Tuesday, August 16, 2016

The Best Book About American Football I Have Yet to Read





A Thinking Man’s Guide to Pro Football – Paul Zimmerman (1970)

Man, I love NFL football.  I once read an article on the New England Patriot’s coach Bill Belichik which described his vast library of books about football, many of which he inherited from his father who was a head coach at the US Naval Academy for 34 years.  His library contains books on football history, tactics, coaching methods, and training techniques.  I bet he has this book in his library. 
The previous book I reviewed was a first-person diary of the life of an NFL offensive lineman during a full season.  This book is told from the vantage point of a sports journalist who has made his career covering the pro football ranks.  Paul Zimmerman is a bit of a legend in sports writing circles (known as Dr. Z for the past couple of decades), since he has first-hand knowledge of the last 50-60 years of pro football.  His writing is always incisive, humorous. and informative.  He rarely veers into sentimentality or nostalgia.  The best part of this boom is the detail that Mr. Zimmerman provides regarding the specifics of playing each position on the field.
There are glory players in football.  The receivers, running backs and especially the quarterback are all glamorous, flashy positions, with thousands of words written about every single detail of their practices, and game-day performances.  However, the meat and potatoes of American Football takes place in the trenches, in the pit, in the shit, as players describe it.  This is the collision zone between the offensive and defensive lines.  This is where the fates of the quarterbacks, receivers, and runners hang in the balance.  If the offensive line does not hold, the passes will not be successful.  Either the QB will be rushed in his throw, or he will be crushed by 300lb behemoths coming full speed.  If the offensive linemen do not block properly, the runners can gain neither yardage nor glory. 
Because of their anonymity, these linemen seldom get recognition for their work.  They are scorned when they fail an assignment, but rarely are they praised if they did their jobs well.  Mr. Zimmerman goes into great detail about how the different line positions must function, what coaches look for in a player for these positions, and who has been a great player at each position.  His discussions get very specific partly because he was an old offensive lineman in his youth, and partly because these positons are so much more complicated than the average fan understands.  This allowed me to better understand the roles these giant men play as the team seeks victory.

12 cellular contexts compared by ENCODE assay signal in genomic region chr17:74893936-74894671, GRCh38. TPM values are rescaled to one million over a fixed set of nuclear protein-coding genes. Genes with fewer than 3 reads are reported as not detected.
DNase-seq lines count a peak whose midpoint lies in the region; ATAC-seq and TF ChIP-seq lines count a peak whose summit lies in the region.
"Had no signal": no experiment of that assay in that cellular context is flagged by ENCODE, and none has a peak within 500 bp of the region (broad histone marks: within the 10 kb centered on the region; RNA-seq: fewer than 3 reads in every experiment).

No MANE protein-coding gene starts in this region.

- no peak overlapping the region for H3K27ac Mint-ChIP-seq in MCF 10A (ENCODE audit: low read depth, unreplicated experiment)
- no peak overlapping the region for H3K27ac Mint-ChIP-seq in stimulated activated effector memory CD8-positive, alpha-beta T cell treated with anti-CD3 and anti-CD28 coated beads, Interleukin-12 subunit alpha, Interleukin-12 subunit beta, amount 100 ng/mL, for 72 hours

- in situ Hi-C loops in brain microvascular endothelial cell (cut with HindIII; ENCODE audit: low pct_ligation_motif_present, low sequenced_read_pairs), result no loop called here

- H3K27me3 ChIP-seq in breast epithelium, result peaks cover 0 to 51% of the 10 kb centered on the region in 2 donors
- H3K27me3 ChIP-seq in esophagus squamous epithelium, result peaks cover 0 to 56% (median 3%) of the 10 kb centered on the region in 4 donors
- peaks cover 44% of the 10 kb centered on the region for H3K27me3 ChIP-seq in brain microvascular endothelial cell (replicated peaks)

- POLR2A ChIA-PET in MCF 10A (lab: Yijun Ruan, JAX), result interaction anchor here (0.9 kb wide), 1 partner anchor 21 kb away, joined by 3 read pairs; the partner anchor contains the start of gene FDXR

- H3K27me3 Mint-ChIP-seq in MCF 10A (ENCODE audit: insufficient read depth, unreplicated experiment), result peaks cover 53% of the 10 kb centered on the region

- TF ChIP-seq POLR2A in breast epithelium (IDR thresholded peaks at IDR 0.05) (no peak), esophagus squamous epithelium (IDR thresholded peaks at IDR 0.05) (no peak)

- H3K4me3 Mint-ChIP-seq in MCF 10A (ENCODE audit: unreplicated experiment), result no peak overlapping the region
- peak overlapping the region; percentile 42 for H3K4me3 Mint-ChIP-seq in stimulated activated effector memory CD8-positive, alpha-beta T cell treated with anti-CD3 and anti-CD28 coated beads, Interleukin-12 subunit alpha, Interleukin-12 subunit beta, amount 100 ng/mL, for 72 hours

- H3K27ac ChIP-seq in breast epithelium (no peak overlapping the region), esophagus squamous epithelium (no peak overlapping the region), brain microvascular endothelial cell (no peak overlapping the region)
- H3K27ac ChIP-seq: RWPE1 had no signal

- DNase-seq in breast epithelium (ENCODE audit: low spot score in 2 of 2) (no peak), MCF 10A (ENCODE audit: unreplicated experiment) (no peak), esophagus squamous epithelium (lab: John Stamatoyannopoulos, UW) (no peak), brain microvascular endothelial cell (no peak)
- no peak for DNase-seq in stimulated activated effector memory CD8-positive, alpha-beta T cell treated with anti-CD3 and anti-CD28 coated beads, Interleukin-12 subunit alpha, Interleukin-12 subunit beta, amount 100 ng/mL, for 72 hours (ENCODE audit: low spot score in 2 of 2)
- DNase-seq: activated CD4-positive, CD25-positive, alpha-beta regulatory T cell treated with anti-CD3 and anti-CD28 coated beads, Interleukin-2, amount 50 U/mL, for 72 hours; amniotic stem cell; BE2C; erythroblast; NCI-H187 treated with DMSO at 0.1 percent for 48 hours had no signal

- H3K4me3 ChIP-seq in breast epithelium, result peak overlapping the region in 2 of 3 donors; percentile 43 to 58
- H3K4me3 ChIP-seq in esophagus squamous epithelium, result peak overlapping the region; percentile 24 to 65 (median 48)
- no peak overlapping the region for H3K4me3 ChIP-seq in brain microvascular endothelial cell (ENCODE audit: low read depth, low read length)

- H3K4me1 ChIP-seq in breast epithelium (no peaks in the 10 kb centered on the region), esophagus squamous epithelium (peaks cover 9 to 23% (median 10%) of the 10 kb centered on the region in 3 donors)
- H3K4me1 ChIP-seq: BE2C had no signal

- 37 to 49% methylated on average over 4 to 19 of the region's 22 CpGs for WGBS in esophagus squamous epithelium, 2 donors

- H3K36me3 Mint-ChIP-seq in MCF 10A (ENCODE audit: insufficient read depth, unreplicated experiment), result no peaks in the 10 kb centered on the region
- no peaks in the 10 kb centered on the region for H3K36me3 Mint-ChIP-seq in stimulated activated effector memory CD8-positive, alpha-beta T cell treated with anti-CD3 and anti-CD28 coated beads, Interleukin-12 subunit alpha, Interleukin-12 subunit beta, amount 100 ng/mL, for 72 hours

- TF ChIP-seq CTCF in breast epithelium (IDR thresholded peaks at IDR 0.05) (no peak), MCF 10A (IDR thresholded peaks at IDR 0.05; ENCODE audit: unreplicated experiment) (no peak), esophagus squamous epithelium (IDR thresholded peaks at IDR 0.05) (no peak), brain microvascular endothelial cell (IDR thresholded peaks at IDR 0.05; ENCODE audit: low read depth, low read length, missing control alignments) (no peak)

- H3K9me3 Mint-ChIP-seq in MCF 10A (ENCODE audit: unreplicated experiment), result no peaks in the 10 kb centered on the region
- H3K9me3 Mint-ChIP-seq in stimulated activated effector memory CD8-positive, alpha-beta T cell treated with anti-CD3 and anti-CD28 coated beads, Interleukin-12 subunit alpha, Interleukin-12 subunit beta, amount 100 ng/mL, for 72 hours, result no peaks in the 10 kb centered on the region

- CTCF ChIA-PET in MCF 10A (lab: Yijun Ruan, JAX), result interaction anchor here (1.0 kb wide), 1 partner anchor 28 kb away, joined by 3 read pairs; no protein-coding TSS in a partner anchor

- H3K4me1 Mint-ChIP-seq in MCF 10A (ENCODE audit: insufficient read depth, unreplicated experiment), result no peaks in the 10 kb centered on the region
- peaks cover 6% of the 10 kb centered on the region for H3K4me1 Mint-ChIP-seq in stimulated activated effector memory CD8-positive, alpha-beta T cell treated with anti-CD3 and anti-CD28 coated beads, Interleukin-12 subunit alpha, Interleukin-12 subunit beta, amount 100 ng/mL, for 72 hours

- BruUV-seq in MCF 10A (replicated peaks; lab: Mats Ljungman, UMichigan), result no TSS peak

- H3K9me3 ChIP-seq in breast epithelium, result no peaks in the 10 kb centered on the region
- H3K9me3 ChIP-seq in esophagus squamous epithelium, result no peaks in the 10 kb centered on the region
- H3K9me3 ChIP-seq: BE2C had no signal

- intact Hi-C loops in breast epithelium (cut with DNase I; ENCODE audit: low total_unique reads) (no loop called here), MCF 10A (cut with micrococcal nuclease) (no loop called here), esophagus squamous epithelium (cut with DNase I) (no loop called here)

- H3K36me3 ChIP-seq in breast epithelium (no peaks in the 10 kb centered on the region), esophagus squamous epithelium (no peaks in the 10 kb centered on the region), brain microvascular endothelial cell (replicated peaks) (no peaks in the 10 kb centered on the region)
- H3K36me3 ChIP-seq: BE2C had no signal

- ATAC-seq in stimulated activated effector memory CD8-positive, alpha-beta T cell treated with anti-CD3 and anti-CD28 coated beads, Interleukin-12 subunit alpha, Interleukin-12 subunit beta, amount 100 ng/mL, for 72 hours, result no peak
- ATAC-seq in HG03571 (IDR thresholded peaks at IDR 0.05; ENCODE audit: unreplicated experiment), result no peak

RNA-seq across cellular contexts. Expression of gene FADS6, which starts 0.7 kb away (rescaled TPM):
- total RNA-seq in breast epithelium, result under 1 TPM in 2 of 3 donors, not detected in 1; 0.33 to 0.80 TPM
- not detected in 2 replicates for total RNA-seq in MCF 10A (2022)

Another area that Mr. Zimmerman sheds light upon is the worlds of the coaches, scouts, and general managers.  The coaches are responsible for game-plans, and tactics.  The scouts have the task of seeking out new talent.  The general managers are the men who make personnel decisions at draft time, trade time, and when the teams have to make the dreaded “cuts.”  Their world is at once simple, and exceedingly complex.  They spend untold hours scrutinizing every last detail of an opponent, watching reel after reel of game film, and then trying to put everything they have learned into a game-plan which they then have to teach to their players.  This happens week in, week out.  It is an exhausting life.
As a lover of pro American Football, the parts of this book that most resonate with me are when I can feel Mr. Zimmerman’s enthusiasm as a fan of these athletes.  The sections where he discusses the greats of the game, or the legendary coaches, or the early stars of the sport all fill me with a deep admiration for the men who helped create this game which I so love now.  The final chapter of this book is dedicated to the player whom Mr. Zimmerman, as well as many others, considers the greatest football player they ever saw.  That would be Mr. Marion Motley, a monster fullback who also played offensive line and defensive linebacker.  The only person who could compare is the great Jim Brown, who played almost a decade later.  Mr. Brown did not play both ways though, and was not feared as a maniacally powerful hitter.  The old days when the players played both ways will never come again, but they still inspire.
A few years ago Mr. Zimmerman suffered a series of bad strokes which caused him to lose his ability to speak, and much control of his body.  He had to stop writing.  He lives with his wife (who he would affectionately refer to as “the Flaming Redhead” when he mentioned her in his columns) and has had to go through rounds of physical therapy.  He may never again regain his ability to speak or write, but he has given the world decades worth of high-quality writing and analysis.  He has written several books.  He has shared his deep passion for the sport with all of us lucky fanatics.  Thank you Dr. Z.

(This book can be purchased here: https://www.amazon.com/thinking-mans-guide-pro-football/dp/0525217355 )

No comments:

Post a Comment

Any Thoughts?